“If I’m sparring, I might not get a chance to get back and see her. I’ll rush home and my wife’s already put her to bed and I’m like that’s another day I’ve missed out.

“Obviously, I don’t see her before I go to work in the morning. So, I’m hoping she’s going to be awake by the time I get home that day. That’s probably the most stressful thing about it. That’s why I’ve started leaving work an hour or two early when I’m in camp so I can find that work, training, and family life balance.”

The plate spinning isn’t a unique story and one that solely belongs to Jack. Who knows how many are doing similar all over the world. But Jack is beginning to see the sacrifices pay off. A second attempt at winning the Southern Area 154lbs title was a successful one back in March 2023. A points win (97-93) over Shaquille Day made up for the defeat (94-96) to Jordan Dujon in October 2022.

His best day beating Day and winning the Southern Area delivered on Martin’s expectations when he turned professional at 25. His training team, including his dad, moved from the amateurs to the pros with him at the same time. Martin realised his fighting style needed to move to a different code. Fighting every other week while making the traditional sacrifices needed to become worth his while.

“My time’s running out, I suppose,” he said. “I’m nearly 30 so I want to take all the hard fights I can get and keep propelling myself. If I don’t test myself, I’ll never know what I’m able to become.”

Fighters are not normal people in the kindest sense. What they do for a living is anything but normal. We all know there are far easier ways to add to your bank balance but what makes them even more unique is when you talk to them and learn their way of thinking. For example, if you were to watch Jack’s fight with CJ Challenger you might be in awe, inspired to go for a run or to the gym or simply have a renewed appreciation for what they give of themselves in the ring.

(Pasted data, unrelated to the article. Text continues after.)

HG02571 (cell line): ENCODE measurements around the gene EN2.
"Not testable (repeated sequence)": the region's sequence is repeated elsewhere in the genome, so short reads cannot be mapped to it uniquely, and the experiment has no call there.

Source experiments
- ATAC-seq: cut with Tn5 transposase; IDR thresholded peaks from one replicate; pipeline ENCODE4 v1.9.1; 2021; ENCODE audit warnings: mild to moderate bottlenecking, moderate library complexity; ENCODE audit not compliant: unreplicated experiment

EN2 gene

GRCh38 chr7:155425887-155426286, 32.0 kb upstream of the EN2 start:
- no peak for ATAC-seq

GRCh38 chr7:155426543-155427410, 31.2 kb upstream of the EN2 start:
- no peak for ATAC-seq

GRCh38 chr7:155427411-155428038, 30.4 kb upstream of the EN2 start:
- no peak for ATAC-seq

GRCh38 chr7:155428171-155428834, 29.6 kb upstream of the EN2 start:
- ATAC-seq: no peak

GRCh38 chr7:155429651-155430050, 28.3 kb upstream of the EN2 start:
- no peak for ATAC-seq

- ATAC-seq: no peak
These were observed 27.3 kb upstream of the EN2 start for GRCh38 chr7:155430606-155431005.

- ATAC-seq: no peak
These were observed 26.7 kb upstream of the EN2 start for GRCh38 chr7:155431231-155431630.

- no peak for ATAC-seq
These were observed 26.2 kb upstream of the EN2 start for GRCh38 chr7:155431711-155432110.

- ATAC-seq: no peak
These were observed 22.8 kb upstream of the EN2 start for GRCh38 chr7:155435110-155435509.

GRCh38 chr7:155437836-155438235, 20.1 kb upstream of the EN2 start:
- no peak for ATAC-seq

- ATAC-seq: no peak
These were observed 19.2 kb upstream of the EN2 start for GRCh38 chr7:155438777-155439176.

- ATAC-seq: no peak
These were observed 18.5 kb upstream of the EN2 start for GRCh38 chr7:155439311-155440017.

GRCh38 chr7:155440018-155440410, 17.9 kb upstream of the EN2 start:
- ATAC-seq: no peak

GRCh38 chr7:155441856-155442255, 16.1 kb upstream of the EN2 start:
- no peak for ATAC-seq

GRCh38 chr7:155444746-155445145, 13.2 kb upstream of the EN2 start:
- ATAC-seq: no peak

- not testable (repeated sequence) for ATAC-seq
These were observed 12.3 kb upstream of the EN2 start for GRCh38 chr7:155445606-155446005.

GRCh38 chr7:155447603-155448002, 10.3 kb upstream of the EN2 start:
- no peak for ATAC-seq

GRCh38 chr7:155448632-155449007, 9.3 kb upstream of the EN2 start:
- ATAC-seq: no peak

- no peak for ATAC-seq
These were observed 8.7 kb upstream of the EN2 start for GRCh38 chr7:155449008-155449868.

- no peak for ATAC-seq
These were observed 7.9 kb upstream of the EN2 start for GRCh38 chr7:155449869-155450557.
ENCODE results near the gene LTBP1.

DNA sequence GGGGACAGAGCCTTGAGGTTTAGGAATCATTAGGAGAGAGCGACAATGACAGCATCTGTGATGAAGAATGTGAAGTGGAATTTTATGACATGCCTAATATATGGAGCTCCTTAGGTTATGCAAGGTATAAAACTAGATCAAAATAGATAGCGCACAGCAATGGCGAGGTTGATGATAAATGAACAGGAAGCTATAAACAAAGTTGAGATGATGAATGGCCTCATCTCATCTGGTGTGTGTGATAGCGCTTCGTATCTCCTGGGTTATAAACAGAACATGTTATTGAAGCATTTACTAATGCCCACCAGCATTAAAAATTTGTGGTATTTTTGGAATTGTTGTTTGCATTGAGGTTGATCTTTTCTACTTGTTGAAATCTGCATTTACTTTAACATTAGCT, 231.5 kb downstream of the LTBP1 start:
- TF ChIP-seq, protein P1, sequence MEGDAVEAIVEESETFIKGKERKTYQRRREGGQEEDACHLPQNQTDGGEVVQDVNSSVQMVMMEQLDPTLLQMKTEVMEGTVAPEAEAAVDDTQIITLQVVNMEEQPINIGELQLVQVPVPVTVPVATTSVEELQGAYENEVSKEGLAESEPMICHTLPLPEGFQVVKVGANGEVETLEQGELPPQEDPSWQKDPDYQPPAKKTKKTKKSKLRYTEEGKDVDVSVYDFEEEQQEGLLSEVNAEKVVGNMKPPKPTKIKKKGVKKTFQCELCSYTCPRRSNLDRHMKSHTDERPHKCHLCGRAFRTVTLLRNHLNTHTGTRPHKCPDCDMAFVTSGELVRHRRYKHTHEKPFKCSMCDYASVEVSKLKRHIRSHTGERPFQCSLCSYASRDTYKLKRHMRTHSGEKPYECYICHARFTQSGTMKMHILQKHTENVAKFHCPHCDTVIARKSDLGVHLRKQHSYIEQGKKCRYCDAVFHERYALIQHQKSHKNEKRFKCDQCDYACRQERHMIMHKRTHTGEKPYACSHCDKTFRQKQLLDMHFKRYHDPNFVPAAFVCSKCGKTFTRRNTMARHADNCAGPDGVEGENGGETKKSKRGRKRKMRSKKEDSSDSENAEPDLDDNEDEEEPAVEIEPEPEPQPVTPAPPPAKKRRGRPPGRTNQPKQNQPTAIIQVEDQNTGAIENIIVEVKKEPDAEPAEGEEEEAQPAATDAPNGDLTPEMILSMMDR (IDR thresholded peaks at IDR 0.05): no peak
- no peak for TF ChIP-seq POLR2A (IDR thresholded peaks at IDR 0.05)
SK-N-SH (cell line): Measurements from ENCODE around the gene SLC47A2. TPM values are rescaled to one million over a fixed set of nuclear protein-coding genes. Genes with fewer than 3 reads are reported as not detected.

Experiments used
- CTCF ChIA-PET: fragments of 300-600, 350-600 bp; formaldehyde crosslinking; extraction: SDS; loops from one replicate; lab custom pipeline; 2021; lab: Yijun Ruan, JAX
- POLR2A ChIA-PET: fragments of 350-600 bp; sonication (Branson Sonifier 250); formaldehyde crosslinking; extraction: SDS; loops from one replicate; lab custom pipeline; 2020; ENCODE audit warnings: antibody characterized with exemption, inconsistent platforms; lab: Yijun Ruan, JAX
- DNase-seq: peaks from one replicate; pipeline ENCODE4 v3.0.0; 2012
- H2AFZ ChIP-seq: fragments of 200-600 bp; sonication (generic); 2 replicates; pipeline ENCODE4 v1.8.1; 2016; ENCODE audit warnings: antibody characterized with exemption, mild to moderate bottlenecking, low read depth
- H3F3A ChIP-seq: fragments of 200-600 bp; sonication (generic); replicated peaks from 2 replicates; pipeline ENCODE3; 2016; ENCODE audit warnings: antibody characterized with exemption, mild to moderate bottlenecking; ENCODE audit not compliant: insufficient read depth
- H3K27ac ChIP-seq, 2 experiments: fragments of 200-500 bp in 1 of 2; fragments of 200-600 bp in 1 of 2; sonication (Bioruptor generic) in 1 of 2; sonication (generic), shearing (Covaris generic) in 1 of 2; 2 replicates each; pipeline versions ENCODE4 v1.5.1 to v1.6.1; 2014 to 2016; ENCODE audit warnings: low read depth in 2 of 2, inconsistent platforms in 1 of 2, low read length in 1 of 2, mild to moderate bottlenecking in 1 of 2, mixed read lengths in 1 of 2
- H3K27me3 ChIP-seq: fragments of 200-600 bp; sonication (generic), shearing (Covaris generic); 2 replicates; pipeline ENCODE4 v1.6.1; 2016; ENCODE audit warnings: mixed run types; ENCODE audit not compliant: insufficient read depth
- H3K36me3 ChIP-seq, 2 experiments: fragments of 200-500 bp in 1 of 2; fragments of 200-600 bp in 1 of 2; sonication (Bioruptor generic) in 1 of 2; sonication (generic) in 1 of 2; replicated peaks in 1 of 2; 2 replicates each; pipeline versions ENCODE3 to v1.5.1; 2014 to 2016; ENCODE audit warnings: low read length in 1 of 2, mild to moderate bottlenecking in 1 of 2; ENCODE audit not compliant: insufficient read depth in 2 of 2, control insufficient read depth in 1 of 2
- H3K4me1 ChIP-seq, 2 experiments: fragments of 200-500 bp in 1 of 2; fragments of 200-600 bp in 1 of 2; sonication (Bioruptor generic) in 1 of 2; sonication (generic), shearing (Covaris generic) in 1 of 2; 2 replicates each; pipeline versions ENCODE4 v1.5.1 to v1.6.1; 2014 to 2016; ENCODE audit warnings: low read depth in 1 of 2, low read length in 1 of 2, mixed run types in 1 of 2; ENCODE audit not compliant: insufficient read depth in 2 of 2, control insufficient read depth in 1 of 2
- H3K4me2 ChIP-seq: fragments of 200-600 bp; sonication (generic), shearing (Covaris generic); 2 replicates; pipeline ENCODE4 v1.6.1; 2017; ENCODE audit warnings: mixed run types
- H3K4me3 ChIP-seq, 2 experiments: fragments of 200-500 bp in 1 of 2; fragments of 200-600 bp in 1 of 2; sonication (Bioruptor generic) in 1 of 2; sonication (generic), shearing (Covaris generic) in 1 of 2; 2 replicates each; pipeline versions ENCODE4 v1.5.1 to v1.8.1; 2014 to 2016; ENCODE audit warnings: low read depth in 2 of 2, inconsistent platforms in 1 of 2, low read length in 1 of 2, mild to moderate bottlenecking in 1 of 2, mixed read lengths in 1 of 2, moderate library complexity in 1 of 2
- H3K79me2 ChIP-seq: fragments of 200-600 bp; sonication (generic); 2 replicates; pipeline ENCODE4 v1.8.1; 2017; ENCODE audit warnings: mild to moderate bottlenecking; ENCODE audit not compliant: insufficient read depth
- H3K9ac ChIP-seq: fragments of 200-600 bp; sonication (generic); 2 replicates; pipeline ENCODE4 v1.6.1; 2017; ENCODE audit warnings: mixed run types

“After that CJ fight people were going crazy about it and I couldn’t really see why at first,” Martin says.

“I remember saying to my wife, I didn’t want to sound big-headed or say it’s just another day at the office, but it is. The way I spar, the way I train, we’re always doing non-stop pad work. That is the way I train and in a way, it is another day at the office. I train for a fight like that so having a fight like that just felt like another day really.”

The West Ham Utd fan knows that no matter what his loyal fanbase in Southminster appreciate him for what he is doing and who he is. Martin talks about them like they are extended family and can’t find the words to describe what they mean to him. As a way of saying thanks he has instead found another way of giving back.

“We have a little ritual,” he explains.

“I live somewhere where everyone knows everyone. We’ve got the local pub in the village and the landlord really supports us and puts on a coach for all the regulars. My dad goes in there regularly, I try and pop in there and see everyone when I can. We get back to the pub after the fight and it’ll stay open.

“I usually don’t have that much of a drink that night after having a tear-up. I go in and take the [Southern Area] belt in, and they’ll have my flag and put it up in the pub. Put a bit of music on and everyone has a little knees-up and a dance, a little celebration really.”

Whatever happens against Bostan it’s not difficult to imagine Martin’s local pub putting on another knees-up. There will be a hundred or more at the Exhibition Centre in Liverpool to watch Martin do what he does best and by winning against Bostan on a Matchroom show he could transform his career.

“My brother used to say, ‘You’re only gonna be in the game for maybe another four or five years’. So, I need to get the most out of it and everything else comes after. Some people at weekends can’t have a weekend without having a drink. My brother has always said to me, ‘That’s always gonna be there when you retire.’ I’m trying to sacrifice it all now to see where I am in the next few years. Try and push on and change my family’s life a little bit and to make them years happier.

“People like me and CJ fighting for titles like the Commonwealth Silver or Southern Area it’s all or nothing. If you lose that fight you know you probably have to have two or three more fights to get yourself back in that position. It’s a very fine line.”